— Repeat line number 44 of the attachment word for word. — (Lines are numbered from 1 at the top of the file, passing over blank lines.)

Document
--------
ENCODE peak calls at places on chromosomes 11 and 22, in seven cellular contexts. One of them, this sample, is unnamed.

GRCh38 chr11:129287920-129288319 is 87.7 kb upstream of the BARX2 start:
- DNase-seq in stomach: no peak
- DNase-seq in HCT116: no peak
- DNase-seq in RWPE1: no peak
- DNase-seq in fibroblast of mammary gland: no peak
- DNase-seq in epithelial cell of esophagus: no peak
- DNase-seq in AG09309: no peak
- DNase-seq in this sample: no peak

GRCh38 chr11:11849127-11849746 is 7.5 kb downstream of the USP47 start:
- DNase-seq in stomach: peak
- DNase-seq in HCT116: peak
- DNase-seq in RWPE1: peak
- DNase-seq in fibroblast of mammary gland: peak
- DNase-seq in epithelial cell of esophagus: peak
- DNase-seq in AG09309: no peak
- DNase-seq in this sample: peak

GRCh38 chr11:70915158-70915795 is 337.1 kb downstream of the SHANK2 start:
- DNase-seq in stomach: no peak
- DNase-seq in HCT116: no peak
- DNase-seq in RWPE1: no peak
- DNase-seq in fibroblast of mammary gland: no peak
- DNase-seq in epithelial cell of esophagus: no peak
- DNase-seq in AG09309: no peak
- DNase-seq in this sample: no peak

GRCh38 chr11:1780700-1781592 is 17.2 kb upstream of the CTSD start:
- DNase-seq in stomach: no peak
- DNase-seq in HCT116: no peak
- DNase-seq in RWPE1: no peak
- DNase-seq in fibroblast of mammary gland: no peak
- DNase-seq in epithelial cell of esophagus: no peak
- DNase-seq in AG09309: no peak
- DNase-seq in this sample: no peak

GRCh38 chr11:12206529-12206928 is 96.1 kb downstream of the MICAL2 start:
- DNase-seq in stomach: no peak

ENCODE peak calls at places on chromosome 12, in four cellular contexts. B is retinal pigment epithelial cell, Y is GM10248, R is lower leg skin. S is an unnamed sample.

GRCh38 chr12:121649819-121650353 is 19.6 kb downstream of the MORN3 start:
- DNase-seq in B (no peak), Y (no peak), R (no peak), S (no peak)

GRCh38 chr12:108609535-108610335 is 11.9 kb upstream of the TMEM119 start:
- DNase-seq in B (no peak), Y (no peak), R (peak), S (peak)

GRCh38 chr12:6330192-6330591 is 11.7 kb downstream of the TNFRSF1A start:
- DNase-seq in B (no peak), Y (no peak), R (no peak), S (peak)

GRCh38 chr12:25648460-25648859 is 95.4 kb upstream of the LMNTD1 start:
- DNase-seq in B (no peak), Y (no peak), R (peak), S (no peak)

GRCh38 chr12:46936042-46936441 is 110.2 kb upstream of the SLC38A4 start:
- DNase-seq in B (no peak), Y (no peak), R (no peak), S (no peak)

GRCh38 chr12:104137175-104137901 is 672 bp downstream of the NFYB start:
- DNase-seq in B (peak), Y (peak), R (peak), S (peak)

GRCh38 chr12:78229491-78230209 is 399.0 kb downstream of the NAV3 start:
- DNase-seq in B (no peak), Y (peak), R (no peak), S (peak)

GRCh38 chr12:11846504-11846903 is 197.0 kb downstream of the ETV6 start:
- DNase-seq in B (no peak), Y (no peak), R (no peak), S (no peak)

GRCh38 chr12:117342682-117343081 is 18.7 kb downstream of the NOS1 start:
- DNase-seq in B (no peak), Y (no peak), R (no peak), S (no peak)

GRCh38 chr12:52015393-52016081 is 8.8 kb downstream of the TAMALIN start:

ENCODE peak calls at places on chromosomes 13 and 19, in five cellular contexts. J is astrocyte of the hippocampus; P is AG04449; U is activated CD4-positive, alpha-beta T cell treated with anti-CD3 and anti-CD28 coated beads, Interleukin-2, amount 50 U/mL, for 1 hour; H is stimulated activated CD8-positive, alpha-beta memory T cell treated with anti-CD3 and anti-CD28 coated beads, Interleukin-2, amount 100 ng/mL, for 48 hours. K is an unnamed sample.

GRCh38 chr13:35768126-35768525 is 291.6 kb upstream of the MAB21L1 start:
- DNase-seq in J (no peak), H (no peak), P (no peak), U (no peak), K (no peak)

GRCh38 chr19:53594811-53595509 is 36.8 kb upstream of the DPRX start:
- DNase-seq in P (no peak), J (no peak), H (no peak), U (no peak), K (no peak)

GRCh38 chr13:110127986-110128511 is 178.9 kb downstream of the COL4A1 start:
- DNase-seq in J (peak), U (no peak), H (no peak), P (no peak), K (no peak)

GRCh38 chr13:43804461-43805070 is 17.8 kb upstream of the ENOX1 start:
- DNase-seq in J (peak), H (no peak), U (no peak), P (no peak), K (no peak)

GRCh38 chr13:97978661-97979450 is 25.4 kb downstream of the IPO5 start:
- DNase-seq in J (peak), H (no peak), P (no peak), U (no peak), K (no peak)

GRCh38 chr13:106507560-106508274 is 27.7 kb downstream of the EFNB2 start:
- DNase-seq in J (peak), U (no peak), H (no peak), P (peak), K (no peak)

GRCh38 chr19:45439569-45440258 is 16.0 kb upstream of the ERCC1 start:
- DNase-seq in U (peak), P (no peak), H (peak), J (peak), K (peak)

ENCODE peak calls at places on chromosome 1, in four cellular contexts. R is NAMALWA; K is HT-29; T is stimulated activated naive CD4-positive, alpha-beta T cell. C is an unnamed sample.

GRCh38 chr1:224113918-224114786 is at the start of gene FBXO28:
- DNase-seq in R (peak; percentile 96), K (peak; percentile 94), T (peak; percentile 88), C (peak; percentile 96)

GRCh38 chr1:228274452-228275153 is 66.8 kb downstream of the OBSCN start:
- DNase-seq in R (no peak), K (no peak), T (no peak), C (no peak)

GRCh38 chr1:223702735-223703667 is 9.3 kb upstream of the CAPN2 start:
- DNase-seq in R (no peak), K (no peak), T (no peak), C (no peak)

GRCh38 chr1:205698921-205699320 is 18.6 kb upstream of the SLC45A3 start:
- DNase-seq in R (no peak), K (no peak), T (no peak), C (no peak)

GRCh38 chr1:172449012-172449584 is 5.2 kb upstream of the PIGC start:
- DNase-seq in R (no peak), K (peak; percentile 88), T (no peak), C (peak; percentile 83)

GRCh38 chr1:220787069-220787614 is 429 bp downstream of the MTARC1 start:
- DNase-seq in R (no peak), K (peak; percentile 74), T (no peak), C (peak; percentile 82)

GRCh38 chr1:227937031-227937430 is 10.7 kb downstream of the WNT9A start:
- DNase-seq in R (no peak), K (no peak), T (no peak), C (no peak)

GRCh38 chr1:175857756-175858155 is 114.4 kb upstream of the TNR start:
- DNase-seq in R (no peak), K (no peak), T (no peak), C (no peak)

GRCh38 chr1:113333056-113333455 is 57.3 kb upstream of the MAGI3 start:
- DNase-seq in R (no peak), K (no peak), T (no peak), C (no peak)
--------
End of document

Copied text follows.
- DNase-seq in B (no peak), Y (no peak), R (peak), S (no peak)